The World

Crimea on the Strait?

Student protesters occupy the legislature the day after  clashing with riot police at the Executive Yuan on March 24, 2014 in Taipei, Taiwan.

Photo by Lam Yik Fei/Getty Images

The student protesters occupying Taiwan’s parliament have agreed to meet with President Ma Ying-jeou, just days after they were forcibly evicted by riot police from the executive building in Taipei. They are protesting a proposed trade deal with China, which would open up a number of sectors of the Taiwanese economy to mainland investment. The protesters believe this would threaten the island’s political independence by allowing Chinese influence in previously off-limits sectors like publishing and advertising.

Businessweek Hong Kong editor Bruce Einhorn notes some discomfiting parallels between the current situation and another recent crisis:

The turmoil takes place in a small country that has spent years living uncomfortably in the shadow of a major power—one with ambitions to recover territory lost during a humiliating period of weakness. The small country has a weak economy, and the government decides to push through a controversial deal to tie the small country’s prospects closer to its powerful neighbor. That move sparks outrage against the unpopular president, who has already faced criticism after the jailing of a popular opposition leader on corruption charges. The protests grow, turning violent as the embattled president orders security forces to break up the demonstrations.

Some commentators, such as the Diplomat’s James Holmes, have suggested that the parallels between the two situations are the reason why Beijing has remained noncommittal in its response to the situation in Crimea. “Russia’s intervention in Ukraine could well reinforce the precedent that big powers may manage their environs by force,” he writes. “That would provide political top cover for China should it opt to use force against Taiwan at some future time.”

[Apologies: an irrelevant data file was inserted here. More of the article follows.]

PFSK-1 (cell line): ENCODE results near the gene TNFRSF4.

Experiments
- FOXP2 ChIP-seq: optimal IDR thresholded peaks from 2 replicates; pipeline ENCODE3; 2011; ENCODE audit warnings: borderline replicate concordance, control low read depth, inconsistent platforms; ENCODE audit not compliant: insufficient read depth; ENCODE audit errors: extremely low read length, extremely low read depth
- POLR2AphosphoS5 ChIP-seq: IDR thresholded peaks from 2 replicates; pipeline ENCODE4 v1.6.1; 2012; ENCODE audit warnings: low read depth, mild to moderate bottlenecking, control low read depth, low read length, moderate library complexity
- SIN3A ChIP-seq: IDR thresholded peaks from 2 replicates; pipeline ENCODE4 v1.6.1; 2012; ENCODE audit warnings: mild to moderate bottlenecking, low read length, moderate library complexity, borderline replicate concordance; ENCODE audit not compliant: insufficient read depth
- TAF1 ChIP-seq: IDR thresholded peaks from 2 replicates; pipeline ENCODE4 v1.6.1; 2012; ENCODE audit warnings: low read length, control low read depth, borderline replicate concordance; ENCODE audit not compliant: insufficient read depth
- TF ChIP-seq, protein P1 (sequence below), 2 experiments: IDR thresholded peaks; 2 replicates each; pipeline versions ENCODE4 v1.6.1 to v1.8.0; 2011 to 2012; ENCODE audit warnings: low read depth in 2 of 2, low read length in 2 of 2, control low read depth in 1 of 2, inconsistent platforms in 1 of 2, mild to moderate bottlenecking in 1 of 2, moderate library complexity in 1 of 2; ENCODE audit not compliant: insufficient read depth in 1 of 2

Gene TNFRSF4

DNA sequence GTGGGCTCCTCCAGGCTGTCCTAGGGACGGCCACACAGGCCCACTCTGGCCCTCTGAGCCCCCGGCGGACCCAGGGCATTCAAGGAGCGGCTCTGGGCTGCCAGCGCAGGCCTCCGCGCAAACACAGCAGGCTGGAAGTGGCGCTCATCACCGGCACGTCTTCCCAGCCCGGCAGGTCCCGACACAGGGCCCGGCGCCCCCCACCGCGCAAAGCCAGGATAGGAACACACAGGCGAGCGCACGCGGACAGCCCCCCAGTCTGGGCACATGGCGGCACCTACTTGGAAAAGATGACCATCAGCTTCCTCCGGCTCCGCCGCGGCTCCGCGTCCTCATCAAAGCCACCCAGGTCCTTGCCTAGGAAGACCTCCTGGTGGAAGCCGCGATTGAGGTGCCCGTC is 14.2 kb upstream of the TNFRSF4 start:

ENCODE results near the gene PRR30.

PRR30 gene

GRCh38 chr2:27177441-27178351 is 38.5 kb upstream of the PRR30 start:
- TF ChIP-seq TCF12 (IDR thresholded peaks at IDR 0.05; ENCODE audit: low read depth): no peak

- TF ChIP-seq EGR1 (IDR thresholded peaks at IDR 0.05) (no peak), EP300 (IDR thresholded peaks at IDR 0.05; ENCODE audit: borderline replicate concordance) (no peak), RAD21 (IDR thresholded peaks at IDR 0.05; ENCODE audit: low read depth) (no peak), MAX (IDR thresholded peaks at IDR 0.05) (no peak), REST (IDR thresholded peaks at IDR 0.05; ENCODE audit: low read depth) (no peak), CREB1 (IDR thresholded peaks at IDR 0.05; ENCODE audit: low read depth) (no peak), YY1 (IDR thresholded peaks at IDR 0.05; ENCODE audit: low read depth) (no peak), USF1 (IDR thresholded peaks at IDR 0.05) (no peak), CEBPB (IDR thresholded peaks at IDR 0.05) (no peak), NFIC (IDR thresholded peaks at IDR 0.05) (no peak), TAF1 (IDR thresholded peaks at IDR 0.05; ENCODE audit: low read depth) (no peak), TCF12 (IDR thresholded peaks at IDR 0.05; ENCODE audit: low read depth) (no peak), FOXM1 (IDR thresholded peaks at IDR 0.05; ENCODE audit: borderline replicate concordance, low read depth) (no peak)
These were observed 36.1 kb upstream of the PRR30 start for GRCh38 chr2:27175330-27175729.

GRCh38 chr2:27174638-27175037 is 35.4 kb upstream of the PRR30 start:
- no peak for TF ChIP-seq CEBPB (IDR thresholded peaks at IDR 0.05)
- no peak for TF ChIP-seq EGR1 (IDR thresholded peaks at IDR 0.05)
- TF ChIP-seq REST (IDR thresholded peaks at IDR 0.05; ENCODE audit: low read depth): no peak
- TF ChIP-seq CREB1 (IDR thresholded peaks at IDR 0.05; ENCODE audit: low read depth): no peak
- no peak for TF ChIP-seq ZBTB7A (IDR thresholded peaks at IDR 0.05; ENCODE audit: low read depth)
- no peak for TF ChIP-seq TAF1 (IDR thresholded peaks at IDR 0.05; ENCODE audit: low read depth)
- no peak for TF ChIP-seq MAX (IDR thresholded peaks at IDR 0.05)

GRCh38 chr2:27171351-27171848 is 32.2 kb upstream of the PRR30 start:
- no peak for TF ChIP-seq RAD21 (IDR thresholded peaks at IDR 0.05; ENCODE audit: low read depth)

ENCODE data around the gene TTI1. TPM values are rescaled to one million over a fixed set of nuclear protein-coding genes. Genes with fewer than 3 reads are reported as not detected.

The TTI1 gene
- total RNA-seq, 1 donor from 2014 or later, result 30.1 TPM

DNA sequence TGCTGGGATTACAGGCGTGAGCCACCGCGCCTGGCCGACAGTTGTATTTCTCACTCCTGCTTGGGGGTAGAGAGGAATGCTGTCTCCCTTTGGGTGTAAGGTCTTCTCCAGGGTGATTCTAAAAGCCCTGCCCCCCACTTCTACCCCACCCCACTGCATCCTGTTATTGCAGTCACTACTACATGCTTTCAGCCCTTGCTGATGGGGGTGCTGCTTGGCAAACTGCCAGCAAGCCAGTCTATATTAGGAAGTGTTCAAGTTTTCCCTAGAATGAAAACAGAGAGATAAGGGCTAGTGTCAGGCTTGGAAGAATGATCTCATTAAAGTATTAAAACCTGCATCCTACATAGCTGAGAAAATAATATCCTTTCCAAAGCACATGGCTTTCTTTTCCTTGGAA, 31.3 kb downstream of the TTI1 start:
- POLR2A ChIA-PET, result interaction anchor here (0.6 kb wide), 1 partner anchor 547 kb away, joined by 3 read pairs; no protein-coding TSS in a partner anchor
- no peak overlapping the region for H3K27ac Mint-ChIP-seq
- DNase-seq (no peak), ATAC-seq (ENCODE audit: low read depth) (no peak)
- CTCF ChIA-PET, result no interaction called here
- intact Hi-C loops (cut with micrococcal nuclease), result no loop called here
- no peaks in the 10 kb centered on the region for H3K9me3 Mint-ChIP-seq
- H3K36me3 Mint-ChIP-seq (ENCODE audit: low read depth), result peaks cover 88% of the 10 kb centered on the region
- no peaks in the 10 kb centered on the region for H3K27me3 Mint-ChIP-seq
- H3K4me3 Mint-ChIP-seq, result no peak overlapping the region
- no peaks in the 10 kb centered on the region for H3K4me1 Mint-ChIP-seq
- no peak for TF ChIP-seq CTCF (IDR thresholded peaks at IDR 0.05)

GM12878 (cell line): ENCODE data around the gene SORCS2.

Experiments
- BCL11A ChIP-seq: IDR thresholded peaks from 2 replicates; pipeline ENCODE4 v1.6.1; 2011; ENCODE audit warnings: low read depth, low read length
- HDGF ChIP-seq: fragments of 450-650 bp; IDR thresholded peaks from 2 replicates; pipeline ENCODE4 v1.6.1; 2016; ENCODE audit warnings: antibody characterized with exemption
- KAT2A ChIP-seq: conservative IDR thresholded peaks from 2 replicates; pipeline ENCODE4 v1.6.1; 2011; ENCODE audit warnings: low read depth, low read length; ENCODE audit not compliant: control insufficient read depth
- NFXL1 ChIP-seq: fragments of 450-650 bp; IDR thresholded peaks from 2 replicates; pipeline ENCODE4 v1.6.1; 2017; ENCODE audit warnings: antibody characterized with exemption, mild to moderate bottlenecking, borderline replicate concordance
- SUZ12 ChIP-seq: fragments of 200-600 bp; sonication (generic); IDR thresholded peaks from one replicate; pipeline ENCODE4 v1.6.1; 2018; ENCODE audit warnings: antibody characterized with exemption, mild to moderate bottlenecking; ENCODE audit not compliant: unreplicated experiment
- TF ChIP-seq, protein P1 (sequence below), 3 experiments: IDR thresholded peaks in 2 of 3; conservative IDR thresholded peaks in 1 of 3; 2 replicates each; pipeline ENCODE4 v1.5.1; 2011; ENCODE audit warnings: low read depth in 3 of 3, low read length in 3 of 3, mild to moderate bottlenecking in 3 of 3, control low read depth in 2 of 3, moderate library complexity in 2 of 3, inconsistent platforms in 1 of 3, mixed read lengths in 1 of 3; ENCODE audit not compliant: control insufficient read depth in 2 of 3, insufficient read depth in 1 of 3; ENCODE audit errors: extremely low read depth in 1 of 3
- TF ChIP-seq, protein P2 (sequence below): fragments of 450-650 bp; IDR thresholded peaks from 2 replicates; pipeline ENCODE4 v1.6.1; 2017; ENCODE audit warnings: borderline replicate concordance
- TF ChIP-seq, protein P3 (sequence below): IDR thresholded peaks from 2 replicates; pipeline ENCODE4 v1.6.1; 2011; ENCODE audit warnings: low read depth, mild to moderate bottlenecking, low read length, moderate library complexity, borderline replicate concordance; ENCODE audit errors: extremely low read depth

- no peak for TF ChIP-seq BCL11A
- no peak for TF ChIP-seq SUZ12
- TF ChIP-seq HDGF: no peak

The Global Times, giving voice to China’s nationalist id as it tends to do, editorializes: “Some people in Taiwan hold the misconception that Taiwan is an independent unit. Political short-sightedness has become an obstacle to the region’s economic development. … If Taiwan students are fearful of change, they will only resort to what students in Egypt and Thailand have done, in which case Taiwan’s future will be unclear.”

As is always the case, it’s worth noting the differences between the situations as well as the similarities. Taiwan has a much stronger economy and much more robust democracy than Ukraine, and Ma—whatever his faults—is no Viktor Yanukovych. As dramatic as the images of riot police clashing with students in Taipei this week were, they’re not actually hugely out of character for Taiwan’s freewheeling political culture, where protests are an almost daily occurrence.

(Interestingly, Ukraine and Taiwan do share a tradition of parliamentary brawling. A Kuomintang parliamentarian once introduced a bill on transport links with the mainland on the floor of the legislature only to have it ripped out of her hands and stuffed in her mouth by an opponent.)

But Taiwan does appear to be in a kind of geopolitical limbo that may not be sustainable in the long run. After decades of high tension, relations between Taiwan and the mainland have improved markedly under the more conciliatory Ma, who came to power in 2008 promising closer ties to Beijing. (As I noted during my China trip, this has coincided with some interesting historical revisionism on the mainland surrounding Taiwan’s founding father Chiang Kai-shek.) Beijing still pledges to use force to prevent Taiwan from declaring full independence but has backed off the more strident nationalist rhetoric.

But as much as Taiwan and China have enjoyed better relations, public opinion on the island has remained steadfastly against unification. In a 2011 poll, only 1.4 percent favored swift unification, 23 percent wanted full independence, and 60 percent wanted to maintain the status quo indefinitely. The proportion of people describing themselves as Taiwanese rather than Chinese has grown in the years that trade between the two sides has increased.

For now, this week’s drama aside, both sides seem to be benefiting from the current status quo—deepening economic ties while Taiwan retains its political independence. But that’s not to say that future leaders might not push for either full independence or unification. If that happens, as we’ve seen in Ukraine, things can play out in unexpected ways very quickly.